February 21st has been declared by the United Nations to be International Mother Language Day. You may not have heard of it, but it’s a vital piece in the worldwide effort to preserve indigenous, endangered, and minority cultures—by helping give respect to their languages, which are the heart of their identity.
As I say, this is a global issue, but the day is especially closely connected to the nation of Bangladesh, where the population's desire to speak its mother tongue was a main factor in achieving independence from Pakistan. The Endangered Alphabets Project is contributing our part to this global observance by returning to these roots. I am carving the phrase “mother language” in the four principal alphabets of Bangladesh: Bangla (the official national language), and Chakma, Marma and Mro, three of the country's endangered indigenous languages.
It’s a way of giving respect and attention to the entire diversity of the population. In the United States, it would be like displaying the phrase “mother tongue” in English but also in Cherokee, Navajo, Lakota, Cree, and other indigenous languages of North America. The Bangladesh project is a first step toward doing carvings in mother tongues for many other countries.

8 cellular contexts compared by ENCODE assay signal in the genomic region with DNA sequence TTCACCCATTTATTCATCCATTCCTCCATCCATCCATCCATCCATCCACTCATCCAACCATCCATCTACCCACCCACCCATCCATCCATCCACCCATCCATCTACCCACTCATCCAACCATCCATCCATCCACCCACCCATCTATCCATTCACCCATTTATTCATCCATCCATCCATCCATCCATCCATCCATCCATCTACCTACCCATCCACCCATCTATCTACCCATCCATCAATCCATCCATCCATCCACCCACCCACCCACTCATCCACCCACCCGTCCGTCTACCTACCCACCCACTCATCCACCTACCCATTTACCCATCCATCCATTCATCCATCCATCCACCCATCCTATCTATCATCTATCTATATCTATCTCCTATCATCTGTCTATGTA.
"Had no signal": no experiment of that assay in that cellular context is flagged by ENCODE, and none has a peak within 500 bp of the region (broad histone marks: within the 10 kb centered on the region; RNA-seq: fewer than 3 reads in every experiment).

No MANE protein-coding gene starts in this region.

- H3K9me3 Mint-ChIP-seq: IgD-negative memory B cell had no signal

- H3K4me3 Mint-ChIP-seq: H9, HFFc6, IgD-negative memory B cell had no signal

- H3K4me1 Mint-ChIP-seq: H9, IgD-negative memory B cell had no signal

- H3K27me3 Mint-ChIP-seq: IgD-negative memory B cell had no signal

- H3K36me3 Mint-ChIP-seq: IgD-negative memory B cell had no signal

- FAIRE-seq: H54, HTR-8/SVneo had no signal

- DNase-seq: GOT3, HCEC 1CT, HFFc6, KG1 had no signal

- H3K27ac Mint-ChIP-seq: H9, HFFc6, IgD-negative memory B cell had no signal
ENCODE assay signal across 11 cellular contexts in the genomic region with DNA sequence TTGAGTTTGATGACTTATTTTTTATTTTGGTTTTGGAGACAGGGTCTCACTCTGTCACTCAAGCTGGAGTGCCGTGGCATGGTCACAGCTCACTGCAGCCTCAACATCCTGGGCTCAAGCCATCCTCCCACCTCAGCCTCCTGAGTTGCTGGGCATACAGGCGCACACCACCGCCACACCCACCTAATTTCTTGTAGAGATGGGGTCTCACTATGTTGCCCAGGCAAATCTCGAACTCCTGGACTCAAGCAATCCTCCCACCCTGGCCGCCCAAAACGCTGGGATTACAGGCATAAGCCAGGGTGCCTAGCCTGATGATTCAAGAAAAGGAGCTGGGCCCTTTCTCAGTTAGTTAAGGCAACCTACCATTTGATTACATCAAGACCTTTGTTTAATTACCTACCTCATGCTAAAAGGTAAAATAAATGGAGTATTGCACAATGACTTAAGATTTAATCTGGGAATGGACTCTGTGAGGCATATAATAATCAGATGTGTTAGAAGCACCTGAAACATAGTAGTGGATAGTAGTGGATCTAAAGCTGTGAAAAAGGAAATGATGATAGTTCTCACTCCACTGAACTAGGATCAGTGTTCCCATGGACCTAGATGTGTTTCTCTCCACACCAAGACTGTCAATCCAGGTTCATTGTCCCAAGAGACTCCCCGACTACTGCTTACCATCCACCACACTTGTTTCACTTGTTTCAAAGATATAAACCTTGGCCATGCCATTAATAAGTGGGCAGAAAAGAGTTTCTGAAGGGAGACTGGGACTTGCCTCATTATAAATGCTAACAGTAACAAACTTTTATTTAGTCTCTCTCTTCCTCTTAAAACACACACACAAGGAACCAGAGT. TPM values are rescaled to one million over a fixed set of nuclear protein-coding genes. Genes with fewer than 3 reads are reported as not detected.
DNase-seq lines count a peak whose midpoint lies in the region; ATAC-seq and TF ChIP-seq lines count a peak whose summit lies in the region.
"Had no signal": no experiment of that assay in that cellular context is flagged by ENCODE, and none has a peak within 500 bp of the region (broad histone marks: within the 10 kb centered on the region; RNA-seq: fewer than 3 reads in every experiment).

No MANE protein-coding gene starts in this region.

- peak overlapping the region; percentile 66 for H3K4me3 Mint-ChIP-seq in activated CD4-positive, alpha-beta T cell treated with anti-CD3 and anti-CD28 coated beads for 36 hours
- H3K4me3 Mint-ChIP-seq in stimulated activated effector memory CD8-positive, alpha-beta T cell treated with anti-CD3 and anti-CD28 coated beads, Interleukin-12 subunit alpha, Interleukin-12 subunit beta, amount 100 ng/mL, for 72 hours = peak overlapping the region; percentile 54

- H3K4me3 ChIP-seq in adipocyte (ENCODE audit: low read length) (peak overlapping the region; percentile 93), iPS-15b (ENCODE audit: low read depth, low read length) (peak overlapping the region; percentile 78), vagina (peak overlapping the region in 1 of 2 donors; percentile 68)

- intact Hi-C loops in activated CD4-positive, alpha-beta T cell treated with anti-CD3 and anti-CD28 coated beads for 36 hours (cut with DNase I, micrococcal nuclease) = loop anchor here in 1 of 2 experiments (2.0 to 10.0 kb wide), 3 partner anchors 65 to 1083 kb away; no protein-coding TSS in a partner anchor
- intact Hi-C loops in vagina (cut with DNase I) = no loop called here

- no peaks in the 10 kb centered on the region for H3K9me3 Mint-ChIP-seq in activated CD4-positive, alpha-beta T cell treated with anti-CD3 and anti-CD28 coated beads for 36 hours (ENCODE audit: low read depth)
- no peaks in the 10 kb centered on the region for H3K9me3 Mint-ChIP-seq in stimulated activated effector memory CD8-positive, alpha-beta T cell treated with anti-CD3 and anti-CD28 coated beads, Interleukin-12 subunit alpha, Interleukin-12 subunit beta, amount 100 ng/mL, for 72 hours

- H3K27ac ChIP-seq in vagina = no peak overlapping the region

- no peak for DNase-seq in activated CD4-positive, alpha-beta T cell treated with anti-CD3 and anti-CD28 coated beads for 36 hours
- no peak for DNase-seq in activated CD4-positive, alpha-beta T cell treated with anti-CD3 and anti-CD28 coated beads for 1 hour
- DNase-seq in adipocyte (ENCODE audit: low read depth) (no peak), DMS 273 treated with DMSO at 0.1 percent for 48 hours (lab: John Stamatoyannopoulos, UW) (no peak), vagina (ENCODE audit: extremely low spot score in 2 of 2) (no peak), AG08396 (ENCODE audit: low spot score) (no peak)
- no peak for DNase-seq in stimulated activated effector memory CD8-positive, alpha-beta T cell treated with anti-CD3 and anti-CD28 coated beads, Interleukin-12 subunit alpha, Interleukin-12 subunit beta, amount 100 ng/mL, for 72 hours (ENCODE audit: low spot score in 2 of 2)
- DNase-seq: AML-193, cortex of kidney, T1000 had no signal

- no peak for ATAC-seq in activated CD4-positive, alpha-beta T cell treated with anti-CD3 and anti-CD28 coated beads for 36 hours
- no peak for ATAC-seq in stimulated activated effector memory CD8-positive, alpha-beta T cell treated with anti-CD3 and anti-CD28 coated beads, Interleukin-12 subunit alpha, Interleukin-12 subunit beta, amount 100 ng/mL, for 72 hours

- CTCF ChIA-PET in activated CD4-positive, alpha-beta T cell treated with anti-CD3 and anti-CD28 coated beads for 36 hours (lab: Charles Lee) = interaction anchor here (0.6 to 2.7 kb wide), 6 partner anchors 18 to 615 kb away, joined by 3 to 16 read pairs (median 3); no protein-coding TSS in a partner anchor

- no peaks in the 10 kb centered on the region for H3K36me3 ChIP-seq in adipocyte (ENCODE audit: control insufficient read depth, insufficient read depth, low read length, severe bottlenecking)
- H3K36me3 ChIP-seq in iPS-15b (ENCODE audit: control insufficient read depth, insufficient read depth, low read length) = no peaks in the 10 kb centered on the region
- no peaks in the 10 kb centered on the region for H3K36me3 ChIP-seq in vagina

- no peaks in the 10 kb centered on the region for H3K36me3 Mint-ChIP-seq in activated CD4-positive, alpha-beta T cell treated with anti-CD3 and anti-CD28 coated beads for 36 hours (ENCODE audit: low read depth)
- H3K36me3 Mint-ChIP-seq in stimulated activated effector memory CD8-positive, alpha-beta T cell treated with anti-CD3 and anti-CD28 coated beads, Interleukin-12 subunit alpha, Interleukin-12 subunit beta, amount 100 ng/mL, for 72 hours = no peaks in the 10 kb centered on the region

My hope is that this carving will be my most public work yet, and will become a visual symbol of the diversity of languages and cultures not only in Bangladesh but all over the world.
My Kickstarter goal is $1,000 to cover the cost of buying the materials, doing the carving, and shipping the finished work to Bangladesh, where it will go on display in the main arts center in the highly diverse city of Chittagong. If I can exceed that goal it will help to cover the costs of exhibiting the carving, publicizing the event and creating an International Mother Language Day poster based on the carving.
The Endangered Alphabets Project has grown in large part thanks to its Kickstarter supporters, who have recognized the importance of the union of diverse art and global purpose I’m striving to maintain. I hope you’ll continue to back my work.
Risks and challenges
It's possible my carving would be lost in transit, I suppose. Shipping overseas always carries a certain amount of risk. At that point I'd have to use tracking to get the carrier to find it. I suppose it might also be held up at Customs, but the exhibitor who will be displaying the work has experience dealing with such problems.Learn about accountability on Kickstarter
- (10 days)